Could there be a rollover in Murabaha?

Some people consider that Murabaha could be rolled over by adding the profit for the extended period if the buyer agrees to bear it. This contention is incorrect. A Murabaha transaction cannot be rolled over for a further period as it belongs to a specific commodity which has already been sold and hence can not be sold twice.

It needs to be clearly understood that Murabaha is not a loan transaction but the sale of a commodity the price of which is deferred to a specific date. Once the commodity is sold, its ownership is passed on to the client irrespective of the terms of payment. Hence it is no more the property of the seller. As such how can the bank sell a commodity which is not owned by it?

Will an Islamic bank allow rebate on earlier payment of Murabaha?

The question in the minds of many people is whether they can earn a discount by paying the Murabaha amount earlier than it is due?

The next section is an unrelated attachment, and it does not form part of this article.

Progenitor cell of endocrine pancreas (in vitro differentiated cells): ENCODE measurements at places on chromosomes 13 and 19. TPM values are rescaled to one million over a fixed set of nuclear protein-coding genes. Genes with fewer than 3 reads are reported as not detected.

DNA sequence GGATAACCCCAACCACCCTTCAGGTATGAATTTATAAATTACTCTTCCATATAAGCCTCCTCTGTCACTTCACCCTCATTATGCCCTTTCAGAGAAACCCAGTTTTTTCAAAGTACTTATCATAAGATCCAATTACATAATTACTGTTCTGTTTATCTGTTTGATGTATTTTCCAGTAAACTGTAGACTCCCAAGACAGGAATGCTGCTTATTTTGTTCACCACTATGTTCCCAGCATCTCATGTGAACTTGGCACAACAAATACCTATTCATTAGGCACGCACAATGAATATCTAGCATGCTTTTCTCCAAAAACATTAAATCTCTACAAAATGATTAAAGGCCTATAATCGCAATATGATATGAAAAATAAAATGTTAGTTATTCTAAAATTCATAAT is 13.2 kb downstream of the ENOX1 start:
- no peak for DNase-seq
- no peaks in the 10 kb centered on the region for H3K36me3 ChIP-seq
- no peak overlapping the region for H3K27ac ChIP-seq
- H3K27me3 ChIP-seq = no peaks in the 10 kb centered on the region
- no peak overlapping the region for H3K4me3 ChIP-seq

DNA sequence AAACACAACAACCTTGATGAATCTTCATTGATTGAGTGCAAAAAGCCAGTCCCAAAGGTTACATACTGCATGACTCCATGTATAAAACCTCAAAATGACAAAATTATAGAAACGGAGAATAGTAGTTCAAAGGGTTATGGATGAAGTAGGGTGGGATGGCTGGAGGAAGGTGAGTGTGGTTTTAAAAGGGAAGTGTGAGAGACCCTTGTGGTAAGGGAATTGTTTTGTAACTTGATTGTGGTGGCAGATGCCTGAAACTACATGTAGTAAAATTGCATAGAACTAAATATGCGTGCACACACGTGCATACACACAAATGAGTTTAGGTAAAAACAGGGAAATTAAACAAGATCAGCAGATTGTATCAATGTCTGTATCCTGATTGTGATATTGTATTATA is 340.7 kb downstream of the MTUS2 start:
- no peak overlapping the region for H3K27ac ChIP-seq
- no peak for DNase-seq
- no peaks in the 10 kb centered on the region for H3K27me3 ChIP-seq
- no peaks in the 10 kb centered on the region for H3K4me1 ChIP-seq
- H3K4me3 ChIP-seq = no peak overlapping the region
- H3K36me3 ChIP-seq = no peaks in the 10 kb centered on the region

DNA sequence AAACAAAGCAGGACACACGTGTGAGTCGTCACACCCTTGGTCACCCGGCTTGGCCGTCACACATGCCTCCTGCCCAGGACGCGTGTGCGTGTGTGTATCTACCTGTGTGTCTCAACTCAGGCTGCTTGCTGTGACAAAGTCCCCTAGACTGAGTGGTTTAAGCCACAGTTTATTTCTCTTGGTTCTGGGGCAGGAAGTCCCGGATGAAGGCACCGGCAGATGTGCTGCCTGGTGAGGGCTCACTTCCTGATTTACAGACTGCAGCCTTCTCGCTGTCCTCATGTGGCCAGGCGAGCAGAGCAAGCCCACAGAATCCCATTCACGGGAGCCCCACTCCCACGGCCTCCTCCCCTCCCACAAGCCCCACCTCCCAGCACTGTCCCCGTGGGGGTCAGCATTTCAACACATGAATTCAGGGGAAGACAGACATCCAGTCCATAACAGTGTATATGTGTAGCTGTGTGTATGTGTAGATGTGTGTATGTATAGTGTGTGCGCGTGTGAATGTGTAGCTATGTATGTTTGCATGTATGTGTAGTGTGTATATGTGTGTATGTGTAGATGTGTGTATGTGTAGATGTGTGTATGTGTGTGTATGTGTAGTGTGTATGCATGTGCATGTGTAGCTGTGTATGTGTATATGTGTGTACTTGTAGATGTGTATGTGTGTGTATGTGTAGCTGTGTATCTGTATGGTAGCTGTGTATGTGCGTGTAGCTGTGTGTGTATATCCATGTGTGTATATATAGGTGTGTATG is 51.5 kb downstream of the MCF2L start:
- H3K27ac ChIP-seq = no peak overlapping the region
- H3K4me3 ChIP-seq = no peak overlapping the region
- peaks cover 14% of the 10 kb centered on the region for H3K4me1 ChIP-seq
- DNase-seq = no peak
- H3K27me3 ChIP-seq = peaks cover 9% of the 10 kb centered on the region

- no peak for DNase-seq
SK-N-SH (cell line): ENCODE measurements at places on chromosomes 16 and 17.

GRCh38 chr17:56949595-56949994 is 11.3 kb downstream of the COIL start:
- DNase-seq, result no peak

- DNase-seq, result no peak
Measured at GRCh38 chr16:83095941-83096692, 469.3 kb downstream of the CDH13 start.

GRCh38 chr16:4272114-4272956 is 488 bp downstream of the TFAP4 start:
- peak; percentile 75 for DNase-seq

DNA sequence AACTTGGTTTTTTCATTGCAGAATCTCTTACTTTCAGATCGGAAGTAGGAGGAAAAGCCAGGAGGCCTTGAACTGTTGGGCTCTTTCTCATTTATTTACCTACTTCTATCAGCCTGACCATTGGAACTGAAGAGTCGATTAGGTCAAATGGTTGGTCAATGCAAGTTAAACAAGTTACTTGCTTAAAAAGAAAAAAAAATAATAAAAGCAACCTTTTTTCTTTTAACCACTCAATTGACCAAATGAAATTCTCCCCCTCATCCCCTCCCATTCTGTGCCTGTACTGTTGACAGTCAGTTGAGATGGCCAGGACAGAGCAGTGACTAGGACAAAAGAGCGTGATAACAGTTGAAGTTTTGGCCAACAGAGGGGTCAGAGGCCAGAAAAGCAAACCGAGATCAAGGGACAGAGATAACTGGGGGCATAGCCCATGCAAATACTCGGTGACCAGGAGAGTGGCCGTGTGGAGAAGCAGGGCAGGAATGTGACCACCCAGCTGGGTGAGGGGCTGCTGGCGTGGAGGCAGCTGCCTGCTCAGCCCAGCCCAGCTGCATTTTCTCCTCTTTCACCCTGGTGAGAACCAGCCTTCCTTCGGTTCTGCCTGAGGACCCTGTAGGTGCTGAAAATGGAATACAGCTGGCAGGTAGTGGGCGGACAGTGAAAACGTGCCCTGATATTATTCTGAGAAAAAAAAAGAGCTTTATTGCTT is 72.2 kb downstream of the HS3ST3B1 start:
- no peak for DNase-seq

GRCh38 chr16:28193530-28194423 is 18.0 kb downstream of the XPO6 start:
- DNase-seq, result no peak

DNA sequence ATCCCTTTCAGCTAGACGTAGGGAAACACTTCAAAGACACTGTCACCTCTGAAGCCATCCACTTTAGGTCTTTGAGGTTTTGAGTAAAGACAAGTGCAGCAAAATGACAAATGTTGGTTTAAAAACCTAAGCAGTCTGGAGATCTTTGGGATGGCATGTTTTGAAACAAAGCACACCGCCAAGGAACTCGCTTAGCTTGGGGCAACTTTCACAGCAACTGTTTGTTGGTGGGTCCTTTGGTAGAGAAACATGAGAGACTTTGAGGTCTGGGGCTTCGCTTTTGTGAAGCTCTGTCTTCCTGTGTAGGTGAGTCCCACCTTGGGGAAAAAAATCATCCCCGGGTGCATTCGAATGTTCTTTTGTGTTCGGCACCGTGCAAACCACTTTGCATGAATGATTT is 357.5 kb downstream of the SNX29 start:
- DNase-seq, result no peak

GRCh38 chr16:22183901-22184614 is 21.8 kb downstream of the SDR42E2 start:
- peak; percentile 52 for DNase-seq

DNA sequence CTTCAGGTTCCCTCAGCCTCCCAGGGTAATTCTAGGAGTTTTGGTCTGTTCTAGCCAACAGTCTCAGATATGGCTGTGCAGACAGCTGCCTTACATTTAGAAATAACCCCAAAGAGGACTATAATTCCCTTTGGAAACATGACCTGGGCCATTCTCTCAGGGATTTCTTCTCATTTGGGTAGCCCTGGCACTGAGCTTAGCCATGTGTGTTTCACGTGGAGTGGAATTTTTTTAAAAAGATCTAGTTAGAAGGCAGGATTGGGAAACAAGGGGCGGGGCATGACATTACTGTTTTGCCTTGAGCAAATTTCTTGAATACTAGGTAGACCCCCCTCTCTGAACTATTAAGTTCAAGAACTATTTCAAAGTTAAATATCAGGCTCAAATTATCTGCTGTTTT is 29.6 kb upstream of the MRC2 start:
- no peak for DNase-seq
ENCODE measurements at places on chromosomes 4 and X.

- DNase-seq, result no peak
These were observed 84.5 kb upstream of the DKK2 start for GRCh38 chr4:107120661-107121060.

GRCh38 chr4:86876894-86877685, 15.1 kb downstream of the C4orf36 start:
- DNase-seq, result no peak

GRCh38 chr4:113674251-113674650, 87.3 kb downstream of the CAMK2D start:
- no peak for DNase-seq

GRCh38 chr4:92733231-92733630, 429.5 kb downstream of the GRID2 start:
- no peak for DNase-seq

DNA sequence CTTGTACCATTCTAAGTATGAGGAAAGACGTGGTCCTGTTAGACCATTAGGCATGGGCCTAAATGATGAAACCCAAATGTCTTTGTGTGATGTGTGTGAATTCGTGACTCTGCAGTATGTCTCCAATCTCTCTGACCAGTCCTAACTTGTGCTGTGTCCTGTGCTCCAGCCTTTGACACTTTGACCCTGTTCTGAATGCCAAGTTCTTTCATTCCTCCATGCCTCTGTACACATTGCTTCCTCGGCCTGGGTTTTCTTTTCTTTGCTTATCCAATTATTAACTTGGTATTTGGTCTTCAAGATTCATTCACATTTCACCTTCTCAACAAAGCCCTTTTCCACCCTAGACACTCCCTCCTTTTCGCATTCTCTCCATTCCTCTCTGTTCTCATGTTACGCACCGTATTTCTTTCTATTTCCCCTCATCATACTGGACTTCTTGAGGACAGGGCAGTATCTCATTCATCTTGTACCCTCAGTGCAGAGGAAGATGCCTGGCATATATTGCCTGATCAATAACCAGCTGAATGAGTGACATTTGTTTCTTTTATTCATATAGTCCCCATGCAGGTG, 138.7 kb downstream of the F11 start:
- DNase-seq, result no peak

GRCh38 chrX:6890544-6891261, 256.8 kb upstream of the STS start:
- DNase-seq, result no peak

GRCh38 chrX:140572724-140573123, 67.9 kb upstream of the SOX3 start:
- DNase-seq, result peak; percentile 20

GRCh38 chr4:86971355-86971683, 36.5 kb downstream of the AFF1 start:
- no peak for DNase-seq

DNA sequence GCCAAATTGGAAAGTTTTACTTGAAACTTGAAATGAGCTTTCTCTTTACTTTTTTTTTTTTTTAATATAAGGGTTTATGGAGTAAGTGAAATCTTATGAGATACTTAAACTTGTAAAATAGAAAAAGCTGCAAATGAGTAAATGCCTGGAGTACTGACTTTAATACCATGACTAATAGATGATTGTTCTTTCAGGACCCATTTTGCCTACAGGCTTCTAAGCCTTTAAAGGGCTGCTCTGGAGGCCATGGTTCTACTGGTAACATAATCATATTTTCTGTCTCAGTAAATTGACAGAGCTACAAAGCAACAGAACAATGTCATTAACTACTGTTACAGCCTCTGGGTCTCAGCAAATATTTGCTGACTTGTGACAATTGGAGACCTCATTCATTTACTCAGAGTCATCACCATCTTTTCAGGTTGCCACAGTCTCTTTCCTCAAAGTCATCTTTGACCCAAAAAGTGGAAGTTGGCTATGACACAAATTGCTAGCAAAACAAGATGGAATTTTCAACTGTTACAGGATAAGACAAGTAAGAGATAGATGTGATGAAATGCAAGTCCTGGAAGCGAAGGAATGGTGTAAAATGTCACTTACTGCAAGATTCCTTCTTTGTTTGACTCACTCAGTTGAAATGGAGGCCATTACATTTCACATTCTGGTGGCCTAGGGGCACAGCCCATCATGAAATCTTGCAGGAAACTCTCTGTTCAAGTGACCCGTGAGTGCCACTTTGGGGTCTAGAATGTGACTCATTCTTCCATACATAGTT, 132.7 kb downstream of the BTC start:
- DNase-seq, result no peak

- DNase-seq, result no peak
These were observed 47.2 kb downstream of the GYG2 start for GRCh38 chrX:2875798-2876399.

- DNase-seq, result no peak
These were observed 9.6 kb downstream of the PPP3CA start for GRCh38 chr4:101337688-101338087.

This issue has been discussed by the Sharia scholars in detail, concluding that since Murabaha represents sale of a specific commodity, the price of which is a settled issue, there can be no rebate or discount on voluntary early payment by the buyer.

A majority of jurists opine that if the early payment is conditioned with discount, it is not permissible. However, if the rebate is not an attraction for prepayment, and the bank gives an allowance voluntarily, it may be permissible under Sharia.

What needs to be understood is that the customer can not claim it to be his right and hence it can not be made a condition of the Murabaha agreement.

The author is the head of risk management at Dubai Islamic Bank.